Global Migration has changed the practice of educational leaders, policy makers, students, teachers and community members. This book traces this worldwide shift through research-based chapters that touch on both local idiosyncrasies and dynamics common across many contexts.
Education, Immigration and Migration identifies issues educational leaders face as they seek to lead schools and school systems experiencing immigration and better understand their current strategies for improvement. The chapters shed light on the poorly understood relationship between
educational leadership and refugee populations by giving a deeper appreciation of the scope and nature of issues at local, national and transnational levels. Each chapter offers new ways in which practitioners, policy-makers and scholars can think about complex dilemmas such as the implementation of
equitable and democratic values, and difficulties involved in adapting organization and culture. Given its cross-national interdisciplinary approach, this book will prove invaluable for educational leaders, scholars and policymakers alike.
This book showcases a critical sensemaking (CSM) study of how professional immigrants from Hong Kong to Canada make sense of their workplace experiences, and what this can tell us about why a substantial number leave in their first year in Canada. An analysis of the interviews demonstrates that
immigrants’ identities are grounded by contextual sensemaking elements. Data show that informants have accepted unchallenged assumptions: (1) that the government is providing help for them to “get in” the workplace; and (2) that the ethnic service organizations are offering
positive guidance to their workplace opportunities. At the organizational level, a master discourse emphasizing integration has mediated immigrants’ struggles. Within these frustrations, many have internalized a hidden discourse of inadequate or deficient selves and adopted a sacrificial
position to maintain a positive sense of identity.
The study concludes that a critical sensemaking approach allows greater insights into immigration processes than realist surveys, which tend to impose a pre-packaged sense of the immigrant experience. Through critical sensemaking, readers are encouraged to rethink the current role of ethnic service
organizations in the immigration system.
Populations across the world are becoming increasingly mobile for many different reasons. Some are searching for a better and safer life, others migrate for economic or environmental purposes, education, or identity formation. While mobility may bring better life-chances, this book shows that for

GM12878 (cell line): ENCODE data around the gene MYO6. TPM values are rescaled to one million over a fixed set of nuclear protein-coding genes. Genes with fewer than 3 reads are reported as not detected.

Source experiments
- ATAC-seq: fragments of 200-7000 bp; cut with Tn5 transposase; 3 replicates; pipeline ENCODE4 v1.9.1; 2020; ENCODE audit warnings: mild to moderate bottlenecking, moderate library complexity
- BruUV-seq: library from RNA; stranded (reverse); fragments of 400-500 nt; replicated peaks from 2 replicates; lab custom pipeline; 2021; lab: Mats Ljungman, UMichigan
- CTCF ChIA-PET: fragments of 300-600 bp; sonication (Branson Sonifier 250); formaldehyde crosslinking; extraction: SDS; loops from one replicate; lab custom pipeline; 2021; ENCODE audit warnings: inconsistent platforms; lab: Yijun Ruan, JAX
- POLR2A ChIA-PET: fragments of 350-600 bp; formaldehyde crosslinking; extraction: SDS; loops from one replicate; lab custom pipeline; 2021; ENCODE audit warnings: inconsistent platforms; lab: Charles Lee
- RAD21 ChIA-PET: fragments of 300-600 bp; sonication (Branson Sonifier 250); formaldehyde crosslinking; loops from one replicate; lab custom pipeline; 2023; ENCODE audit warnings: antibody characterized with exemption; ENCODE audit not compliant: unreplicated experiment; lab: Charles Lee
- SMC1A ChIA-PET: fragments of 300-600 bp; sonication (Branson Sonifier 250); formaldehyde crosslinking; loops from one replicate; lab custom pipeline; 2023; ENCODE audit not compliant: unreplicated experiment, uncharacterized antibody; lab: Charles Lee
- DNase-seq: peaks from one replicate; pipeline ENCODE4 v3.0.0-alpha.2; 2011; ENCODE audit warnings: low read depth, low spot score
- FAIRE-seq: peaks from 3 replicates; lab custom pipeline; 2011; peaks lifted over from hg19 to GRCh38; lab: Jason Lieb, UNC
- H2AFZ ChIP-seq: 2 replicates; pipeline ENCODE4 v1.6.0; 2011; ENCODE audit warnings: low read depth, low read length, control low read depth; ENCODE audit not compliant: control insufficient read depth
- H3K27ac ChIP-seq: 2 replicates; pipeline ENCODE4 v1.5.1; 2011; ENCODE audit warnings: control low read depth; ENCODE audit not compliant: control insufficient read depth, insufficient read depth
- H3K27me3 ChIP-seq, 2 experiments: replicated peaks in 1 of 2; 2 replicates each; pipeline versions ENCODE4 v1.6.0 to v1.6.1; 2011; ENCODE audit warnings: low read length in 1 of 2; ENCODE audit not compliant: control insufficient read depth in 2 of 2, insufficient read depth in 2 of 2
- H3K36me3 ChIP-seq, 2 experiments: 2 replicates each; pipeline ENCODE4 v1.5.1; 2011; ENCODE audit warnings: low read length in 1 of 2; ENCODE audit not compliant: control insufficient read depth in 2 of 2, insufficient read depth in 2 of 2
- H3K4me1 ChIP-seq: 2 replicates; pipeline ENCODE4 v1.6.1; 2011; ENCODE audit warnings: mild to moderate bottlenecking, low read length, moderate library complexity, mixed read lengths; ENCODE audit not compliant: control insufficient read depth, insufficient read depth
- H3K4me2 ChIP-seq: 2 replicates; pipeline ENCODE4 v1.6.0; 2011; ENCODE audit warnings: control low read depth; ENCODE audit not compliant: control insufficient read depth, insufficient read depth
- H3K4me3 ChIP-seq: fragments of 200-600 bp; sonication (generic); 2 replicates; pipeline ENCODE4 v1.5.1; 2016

some it means experiencing vulnerability.
Vulnerability in a Mobile World considers the notion of vulnerability from various standpoints including intercultural relationships, homelessness, urbanisation, refugee and asylum seekers, and the use of YouTube by young girls. The diversity of the circumstances and characteristics of the
vulnerable enable this book to uniquely show just how broad the notion of vulnerability can be. Presenting an international perspective to social problems in various settings, the chapters are brought together in a coherent argument that shows vulnerability has many forms and is often associated
with mobile populations.
Vulnerability in a Mobile World is based on a collection of studies by new and emerging scholars focussing on the impacts of migration and mobility in contemporary contexts. Within this framework, each chapter presents new findings that provides poignant examples of vulnerability involving diverse
populations, geographical locations and circumstances.
Migration is presently a topic that arouses universal interest. Why people choose to migrate is a question that sparks great discussion. Both economic and non-economic factors contribute to this monumental decision. This book, written by experts in the field, focuses on the issue of impact of
the expected labour market security on migration decision-making. The idea of push factors such as low levels of security in the state of origin and pull factors such as the expectations of financial security are explored in depth. Another layer of analysis is added as the authors explore how the
expected labour market security level may be achieved in various ways. Some migrants may choose a state with a model characterised by extensive legislation related to labour market security, while others will be more willing to choose countries with greater flexibility, where it is as easy to lose a
job as to find one and have greater employment security. By providing the most recent research on the impact of labour market security on migration-related decisions, this important text will help not only answer the question of why people decide to migrate, but also uncover the decision-making
process in choosing a specific receiving state.
By using case studies from around Europe, this book will prove invaluable for researchers, leaders and policy makers in the field of politics and migration studies.